Friday, January 16, 2009

The sillyness of books for review

I get a fair number of books sent to me to review and post about on my blog -- easily 60% of them never get a review as I only review the ones that I enjoy and that I think that those of you that read my blog may enjoy as well. What's recently cracked me up about the process is that I will always add this line to my acceptance of a review copy: "Kindle-compatible electronic versions to review are always appreciated." Not one publisher or author has ever sent me an electronic copy for review.

There are so many things that are silly about not providing an electronic review copy:
  • No shipping cost -- send it to me via e-mail.
  • Easy direct quotations -- I can clip a page and copy the text directly on to my blog.
  • No production cost -- even the simple review copies printed on bound 8.5x11 paper that I receive have a cost to them.
  • Easily transportable for me -- I'm much more likely to review the book more quickly as I hate to carry my Kindle and a book; when I travel, only the Kindle comes with me, so no book reviews when I travel.
  • It's green -- electronic versions have little to no real impact on the environment.
  • It makes it easy to sell the final version -- if you can figure out how to package it in the review stage to be read on the Kindle, you'll be that much closer to being able to sell the final version on the Kindle store when you release the final version.
Why not send electronic review copies? I would guess that the biggest issue might be a concern that the electronic version could show up on bittorrent sites. Sure, that could happen, but you either trust your reviewer or you don't -- have me sign something with a financial penalty if I'm caught (it would be really easy to simply change a paragraph in each digital copy to digitally "watermark" each digital version to the reviewers that it was distributed to). Further, there's not a real market or even a good mechanism for e-book file sharing; market penetration of the e-book devices just isn't here yet. Finally, even if I did decide to share the electronic version, if it's a good book, the people reading it are likely to recommend it and, again, most people don't have e-book readers, so that mechanism is likely to increase overall print sales -- it's not like there's anything keeping a reviewer from photocopying and/or otherwise passing around a printed review copy, even though I typically will not.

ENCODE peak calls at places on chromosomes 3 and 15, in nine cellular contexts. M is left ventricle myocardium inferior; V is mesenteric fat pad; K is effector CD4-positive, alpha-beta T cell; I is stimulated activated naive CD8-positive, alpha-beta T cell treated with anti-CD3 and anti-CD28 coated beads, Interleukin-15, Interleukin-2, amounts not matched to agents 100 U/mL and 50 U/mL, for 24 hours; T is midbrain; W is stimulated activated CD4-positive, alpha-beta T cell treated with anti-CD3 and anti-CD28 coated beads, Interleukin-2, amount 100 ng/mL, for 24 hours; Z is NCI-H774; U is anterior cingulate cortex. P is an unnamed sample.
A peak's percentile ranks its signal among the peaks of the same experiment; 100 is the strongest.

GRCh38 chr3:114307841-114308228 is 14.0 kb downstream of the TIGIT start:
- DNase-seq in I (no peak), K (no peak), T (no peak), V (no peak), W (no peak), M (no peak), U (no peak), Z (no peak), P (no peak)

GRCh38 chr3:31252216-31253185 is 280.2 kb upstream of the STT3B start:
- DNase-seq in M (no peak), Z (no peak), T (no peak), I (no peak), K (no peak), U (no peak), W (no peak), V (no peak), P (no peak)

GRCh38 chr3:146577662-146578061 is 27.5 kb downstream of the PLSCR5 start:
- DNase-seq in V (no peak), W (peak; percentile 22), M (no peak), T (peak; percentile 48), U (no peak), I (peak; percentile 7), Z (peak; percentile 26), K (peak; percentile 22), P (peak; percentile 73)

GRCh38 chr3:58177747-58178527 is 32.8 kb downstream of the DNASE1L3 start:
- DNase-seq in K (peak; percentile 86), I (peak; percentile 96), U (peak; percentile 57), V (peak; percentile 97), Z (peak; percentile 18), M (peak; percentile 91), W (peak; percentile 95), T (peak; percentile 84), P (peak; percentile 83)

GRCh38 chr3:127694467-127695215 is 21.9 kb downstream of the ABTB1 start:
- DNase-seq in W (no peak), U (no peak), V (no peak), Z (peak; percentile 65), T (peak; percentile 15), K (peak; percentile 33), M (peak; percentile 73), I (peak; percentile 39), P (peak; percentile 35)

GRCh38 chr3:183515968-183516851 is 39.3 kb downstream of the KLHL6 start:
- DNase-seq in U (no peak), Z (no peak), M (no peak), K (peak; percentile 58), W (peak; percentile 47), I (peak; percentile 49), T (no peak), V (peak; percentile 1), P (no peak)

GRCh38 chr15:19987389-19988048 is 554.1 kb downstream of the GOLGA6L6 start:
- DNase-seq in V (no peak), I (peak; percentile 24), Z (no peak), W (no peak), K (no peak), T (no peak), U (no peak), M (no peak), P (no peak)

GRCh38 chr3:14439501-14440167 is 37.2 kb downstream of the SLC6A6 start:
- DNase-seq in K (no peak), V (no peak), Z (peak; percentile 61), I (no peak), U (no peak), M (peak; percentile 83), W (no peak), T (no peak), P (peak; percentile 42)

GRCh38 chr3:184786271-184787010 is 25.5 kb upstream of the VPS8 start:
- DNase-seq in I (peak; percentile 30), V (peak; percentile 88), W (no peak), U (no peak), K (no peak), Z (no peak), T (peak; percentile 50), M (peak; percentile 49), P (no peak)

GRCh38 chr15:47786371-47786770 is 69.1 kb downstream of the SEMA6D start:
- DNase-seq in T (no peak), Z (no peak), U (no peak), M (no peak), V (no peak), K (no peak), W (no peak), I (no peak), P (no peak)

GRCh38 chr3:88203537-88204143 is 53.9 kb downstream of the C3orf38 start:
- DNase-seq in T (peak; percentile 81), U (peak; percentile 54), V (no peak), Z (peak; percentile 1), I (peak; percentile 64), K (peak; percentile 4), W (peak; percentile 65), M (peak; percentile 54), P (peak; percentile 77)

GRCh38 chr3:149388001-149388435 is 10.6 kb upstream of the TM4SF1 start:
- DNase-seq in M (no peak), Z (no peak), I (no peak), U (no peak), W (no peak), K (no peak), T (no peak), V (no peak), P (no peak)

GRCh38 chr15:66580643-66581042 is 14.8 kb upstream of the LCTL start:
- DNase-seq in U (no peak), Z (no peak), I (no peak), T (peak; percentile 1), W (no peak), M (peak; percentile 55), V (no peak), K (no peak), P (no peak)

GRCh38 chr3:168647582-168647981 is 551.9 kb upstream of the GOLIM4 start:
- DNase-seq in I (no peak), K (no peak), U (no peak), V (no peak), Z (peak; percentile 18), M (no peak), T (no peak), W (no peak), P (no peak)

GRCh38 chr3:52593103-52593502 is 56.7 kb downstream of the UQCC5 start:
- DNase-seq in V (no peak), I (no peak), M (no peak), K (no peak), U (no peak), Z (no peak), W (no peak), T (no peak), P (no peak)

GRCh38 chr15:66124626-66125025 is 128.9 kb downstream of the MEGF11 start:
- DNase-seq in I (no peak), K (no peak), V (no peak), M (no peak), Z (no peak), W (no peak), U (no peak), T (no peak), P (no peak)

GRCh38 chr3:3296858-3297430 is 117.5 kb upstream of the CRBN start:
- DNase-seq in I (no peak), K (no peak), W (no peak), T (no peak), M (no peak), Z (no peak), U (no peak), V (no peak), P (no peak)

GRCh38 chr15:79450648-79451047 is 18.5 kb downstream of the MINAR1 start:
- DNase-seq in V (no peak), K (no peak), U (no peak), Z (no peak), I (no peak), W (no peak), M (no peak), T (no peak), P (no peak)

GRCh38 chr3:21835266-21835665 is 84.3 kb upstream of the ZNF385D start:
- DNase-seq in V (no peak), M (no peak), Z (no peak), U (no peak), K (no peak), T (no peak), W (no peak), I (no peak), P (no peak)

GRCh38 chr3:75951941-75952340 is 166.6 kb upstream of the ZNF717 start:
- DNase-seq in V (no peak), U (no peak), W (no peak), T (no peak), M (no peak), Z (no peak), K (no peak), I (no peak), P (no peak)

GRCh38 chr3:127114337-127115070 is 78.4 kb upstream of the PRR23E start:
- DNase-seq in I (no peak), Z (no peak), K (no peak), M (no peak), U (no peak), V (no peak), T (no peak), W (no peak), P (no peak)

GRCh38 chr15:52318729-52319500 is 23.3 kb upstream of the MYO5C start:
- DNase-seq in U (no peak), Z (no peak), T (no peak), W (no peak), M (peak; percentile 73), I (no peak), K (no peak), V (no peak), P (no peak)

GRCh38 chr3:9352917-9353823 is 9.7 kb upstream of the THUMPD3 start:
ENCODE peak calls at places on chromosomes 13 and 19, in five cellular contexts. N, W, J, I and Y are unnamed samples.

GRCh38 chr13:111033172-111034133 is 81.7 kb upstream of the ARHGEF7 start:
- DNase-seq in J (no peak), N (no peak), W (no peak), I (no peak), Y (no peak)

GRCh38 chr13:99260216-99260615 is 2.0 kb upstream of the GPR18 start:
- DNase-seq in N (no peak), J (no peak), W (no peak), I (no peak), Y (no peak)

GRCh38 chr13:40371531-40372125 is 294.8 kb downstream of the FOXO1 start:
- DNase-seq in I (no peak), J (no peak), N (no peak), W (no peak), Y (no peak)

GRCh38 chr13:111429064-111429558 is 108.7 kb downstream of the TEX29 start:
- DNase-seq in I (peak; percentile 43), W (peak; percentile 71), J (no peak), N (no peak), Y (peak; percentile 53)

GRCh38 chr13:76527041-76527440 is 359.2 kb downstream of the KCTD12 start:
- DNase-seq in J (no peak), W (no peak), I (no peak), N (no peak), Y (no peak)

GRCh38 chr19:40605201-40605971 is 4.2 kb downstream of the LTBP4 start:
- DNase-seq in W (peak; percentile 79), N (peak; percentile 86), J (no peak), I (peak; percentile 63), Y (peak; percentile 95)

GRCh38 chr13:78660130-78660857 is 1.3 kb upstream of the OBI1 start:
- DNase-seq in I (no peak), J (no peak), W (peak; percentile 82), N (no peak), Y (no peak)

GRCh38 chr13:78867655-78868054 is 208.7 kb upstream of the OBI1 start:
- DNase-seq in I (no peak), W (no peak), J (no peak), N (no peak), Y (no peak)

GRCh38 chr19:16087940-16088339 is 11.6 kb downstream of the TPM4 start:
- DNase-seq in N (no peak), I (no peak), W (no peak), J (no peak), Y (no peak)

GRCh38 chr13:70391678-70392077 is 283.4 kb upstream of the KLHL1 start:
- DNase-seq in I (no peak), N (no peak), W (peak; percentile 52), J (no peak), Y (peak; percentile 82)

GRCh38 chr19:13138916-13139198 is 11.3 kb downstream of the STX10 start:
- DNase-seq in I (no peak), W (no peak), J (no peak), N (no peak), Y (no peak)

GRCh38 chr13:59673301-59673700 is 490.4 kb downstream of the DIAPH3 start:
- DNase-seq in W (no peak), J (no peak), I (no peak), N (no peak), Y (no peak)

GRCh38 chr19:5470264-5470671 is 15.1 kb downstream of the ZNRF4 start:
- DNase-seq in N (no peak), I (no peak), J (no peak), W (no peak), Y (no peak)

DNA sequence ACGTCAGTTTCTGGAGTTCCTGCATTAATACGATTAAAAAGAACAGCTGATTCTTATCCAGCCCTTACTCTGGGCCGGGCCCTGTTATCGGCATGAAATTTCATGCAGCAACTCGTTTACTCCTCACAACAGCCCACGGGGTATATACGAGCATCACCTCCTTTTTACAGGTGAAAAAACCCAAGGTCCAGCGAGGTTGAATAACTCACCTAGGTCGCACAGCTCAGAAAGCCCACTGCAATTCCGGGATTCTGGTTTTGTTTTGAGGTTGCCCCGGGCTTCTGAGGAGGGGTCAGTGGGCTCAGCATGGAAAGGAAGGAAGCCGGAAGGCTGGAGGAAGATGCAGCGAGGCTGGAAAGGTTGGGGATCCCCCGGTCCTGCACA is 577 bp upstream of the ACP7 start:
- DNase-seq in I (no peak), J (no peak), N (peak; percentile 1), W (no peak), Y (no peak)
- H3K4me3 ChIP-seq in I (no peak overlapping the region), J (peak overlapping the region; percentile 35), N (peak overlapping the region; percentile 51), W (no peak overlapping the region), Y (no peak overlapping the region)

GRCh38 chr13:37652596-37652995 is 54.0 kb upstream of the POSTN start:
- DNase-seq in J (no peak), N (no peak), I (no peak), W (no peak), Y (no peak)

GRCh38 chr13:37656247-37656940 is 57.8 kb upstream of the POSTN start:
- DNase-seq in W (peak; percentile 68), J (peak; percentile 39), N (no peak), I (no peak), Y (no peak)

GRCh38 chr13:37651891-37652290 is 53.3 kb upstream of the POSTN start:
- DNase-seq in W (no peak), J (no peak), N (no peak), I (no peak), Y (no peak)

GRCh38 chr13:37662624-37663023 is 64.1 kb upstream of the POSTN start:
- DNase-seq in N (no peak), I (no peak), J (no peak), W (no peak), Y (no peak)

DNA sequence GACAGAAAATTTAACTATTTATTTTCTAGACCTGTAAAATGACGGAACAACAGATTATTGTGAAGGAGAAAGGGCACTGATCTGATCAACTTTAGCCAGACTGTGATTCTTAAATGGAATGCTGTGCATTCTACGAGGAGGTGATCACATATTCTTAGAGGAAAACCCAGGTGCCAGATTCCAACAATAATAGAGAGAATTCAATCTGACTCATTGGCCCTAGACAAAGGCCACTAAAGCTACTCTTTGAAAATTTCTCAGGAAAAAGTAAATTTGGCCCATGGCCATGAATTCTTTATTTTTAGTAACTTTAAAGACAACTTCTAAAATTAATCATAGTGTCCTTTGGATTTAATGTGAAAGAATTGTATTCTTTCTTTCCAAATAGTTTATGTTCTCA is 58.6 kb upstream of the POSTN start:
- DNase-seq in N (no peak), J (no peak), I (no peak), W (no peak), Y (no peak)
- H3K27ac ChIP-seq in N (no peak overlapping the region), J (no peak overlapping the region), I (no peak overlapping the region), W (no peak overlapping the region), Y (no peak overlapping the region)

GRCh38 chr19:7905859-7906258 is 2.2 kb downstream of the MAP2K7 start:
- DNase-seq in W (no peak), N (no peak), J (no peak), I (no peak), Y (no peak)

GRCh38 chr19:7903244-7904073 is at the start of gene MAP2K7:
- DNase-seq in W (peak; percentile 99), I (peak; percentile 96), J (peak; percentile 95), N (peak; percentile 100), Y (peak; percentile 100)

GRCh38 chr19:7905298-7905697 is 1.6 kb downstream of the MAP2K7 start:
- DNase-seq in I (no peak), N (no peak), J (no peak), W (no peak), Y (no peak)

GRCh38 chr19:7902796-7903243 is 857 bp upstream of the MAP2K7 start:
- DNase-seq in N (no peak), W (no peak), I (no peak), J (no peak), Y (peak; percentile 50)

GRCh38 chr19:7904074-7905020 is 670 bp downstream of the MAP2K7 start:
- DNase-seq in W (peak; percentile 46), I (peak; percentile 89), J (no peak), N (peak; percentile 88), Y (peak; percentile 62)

Food for thought if you're a publisher or a writer or a marketing company that rep's a publisher. I'd be willing to be that the first marketing company for a publisher that pushes this strategy will have a great story to pitch.

Picture from librarianmer

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